The one remaining pillar of Maoritanga is Ben Ngapo, the acknowledged expert on local history, a fine orator, who has experienced the most difficult years at Kennedys Bay.
The Chief's Story
The Ngati Porou settlers, Ben Ngapo told us, at first grew maize and wheat. Cropping in those days was co-operative: the whole community worked first one man's land, then another's, until the work was done. In the late sixties when the goldminers and millers came, this was dropped and Maoris began to work as loggers and gum-diggers. Everybody earned a living, but nobody grew rich.
This drawing is made by Mr E. Mervyn Taylor from an old photograph in the possession of Mr Fred Anderson of Kennedys Bay. It is the only relic of the old milling town and sheep graze today where houses and workshops stood.
Gradually the bush area receded. A tramway was laid to bring the trees to the jetty. On the mountains, a town with 700–800 people developed digging for gold but they disappeared as they had come, and left no trace except some treacherous holes hidden by the manuka.
When Ben Ngapo grew up, the Kennedys Bay timber mill was already deserted; only a few kauris were left standing in inaccessible places. The Maoris cut these down and shipped them to Auckland. Around the time of the Boer war, these trees too gave out. Mr Ngapo went to Northland to work as a logger, leaving his wife and children behind. Many did this. Others started cutting the flax and selling that on the Auckland market. But the flax too was quickly exhausted and today not much of it is seen around Kennedys Bay. The carved meeting house collapsed and was never rebuilt.
A few years later a butter factory opened up in Coromandel. This was a great event for the whole population of the northern tip of the peninsula. Mr Ngapo returned home and bought some cows. Where did you get the money from?—I booked it, Ben Ngapo replied.
The first year Ben Ngapo carried the cream over the mountain on a packhorse, for years after it was a buggy. The herd and the yield of the pasture remained small until the Maori Land Development scheme started. Then he saw his kinsman Sir Apirana Ngata, who made finance available.
The Modern Age
There are 10,000 acres in the Harataunga Maori block of which 3000 are now in grass. Development of the rest is complicated by the many owners who now live on the East Coast. Sheep and cattle farming is now almost as important as dairying. Two men live by selling crayfish on the Auckland market. The sea still provides a large proportion of the people's protein: fishing is traditional, kept up even in these farming days. Many farms still can only be reached by dinghy and one child has to row to school every day. The education board pays him 9d for providing his own school transport.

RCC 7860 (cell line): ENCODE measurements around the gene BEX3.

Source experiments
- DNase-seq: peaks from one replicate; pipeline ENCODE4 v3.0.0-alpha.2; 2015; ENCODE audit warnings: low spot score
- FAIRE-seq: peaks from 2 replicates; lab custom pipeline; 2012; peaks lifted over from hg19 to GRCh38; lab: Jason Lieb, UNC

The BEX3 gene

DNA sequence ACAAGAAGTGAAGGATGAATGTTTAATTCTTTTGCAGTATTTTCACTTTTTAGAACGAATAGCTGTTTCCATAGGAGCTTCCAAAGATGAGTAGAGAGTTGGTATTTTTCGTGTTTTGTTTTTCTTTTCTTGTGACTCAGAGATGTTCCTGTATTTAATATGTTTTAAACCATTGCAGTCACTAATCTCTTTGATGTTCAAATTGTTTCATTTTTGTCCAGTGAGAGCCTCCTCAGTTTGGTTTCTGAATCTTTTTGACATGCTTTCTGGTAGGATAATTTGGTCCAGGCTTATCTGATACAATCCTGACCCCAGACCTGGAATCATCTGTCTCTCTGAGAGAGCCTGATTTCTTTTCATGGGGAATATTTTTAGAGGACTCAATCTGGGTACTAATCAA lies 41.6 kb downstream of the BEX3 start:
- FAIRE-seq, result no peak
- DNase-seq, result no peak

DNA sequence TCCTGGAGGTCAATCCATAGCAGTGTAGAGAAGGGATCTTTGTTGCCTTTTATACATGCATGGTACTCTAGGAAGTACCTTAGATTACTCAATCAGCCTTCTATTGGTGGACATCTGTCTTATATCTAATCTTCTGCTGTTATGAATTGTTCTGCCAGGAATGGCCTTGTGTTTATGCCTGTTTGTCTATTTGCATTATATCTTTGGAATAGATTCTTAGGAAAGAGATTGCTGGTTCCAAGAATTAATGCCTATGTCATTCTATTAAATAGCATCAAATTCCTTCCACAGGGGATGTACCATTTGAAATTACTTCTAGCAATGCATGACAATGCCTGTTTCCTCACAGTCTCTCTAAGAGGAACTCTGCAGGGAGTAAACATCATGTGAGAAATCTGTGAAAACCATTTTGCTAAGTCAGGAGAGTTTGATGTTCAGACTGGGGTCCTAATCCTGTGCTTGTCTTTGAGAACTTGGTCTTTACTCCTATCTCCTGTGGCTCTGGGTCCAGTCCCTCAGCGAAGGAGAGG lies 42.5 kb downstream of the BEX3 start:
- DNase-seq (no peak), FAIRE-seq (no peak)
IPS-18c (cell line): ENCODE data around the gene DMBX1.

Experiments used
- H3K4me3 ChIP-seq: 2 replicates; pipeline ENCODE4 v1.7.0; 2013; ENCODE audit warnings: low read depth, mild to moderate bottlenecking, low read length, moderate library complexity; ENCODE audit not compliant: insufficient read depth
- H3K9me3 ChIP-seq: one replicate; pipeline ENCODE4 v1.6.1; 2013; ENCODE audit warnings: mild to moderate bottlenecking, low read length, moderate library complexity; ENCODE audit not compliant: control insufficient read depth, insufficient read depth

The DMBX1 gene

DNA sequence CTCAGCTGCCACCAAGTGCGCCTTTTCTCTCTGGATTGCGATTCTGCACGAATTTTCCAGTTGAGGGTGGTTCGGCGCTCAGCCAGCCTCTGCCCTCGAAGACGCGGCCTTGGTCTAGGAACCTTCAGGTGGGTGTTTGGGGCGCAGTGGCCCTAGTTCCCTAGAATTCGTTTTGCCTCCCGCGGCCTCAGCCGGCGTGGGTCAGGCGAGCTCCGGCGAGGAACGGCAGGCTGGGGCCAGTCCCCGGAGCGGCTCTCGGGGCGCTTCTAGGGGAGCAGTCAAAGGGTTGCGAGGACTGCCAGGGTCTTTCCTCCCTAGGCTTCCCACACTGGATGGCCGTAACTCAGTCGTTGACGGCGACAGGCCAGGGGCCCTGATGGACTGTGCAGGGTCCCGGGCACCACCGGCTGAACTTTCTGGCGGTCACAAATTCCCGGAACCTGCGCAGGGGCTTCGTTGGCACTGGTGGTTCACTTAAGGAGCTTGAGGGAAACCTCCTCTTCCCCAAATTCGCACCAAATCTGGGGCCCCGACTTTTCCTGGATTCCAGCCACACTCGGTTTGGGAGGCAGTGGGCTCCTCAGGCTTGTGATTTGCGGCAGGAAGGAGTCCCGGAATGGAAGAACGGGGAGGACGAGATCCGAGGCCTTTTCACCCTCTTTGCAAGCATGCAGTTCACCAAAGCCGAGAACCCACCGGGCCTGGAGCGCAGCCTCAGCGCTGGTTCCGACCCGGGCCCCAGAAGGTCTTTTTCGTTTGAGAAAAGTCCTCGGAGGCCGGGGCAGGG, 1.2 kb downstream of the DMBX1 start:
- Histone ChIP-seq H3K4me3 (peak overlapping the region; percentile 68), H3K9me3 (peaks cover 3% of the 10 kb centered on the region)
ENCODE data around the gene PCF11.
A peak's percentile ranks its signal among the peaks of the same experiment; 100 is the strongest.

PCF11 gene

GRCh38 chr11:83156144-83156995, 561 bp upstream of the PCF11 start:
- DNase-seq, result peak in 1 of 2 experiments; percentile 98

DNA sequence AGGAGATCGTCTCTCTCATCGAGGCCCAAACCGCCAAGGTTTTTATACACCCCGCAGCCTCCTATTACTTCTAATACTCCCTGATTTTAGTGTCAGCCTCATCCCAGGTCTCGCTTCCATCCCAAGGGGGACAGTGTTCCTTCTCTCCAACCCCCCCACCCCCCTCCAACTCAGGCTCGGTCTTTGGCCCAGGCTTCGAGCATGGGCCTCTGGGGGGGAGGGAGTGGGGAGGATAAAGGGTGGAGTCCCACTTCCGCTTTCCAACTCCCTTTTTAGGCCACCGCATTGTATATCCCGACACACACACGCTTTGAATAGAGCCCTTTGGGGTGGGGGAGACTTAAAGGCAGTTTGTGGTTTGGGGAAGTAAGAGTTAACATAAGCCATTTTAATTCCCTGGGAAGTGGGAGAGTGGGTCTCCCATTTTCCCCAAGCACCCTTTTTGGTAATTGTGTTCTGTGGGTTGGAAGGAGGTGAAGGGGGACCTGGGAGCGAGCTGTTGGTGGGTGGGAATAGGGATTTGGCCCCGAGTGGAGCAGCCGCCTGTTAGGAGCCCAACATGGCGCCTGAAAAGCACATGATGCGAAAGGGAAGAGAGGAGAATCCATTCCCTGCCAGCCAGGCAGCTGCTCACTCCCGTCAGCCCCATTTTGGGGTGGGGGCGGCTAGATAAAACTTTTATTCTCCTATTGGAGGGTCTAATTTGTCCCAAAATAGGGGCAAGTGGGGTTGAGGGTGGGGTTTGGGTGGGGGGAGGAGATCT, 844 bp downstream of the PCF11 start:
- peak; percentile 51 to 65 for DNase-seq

Daily life on the Bay is still tough, but there is always joy in nocturnal eeling expeditions, in making a day-long trek through the bush to bring your horses to the show, in expeditions to the pa site where Maori adzes and fish-hooks are found, in the growing of ‘tropical gardens,’ and perhaps, as this modern age penetrates the settlement, in a library and adult education.
Left: George Hovell, part-Maori, who works on his father's farm, spends his spare time digging for archeological remains at Te Kapoai and the nearby grottos, and also has a tropical garden with bananas, guavas, pineapples, papinas, avocado, paupau and numerous other fruits.
Left: Mrs Maremare Whitiwhiti, president of the Hauraki M.W.W.L. Council, is devoted to the revival of Maori crafts. Weaving was almost a lost art in Hauraki when Mrs Whitiwhiti started teaching: today the Hauraki crafts displays attract much attention at annual shows in Hamilton (Photo: Peter Blanc)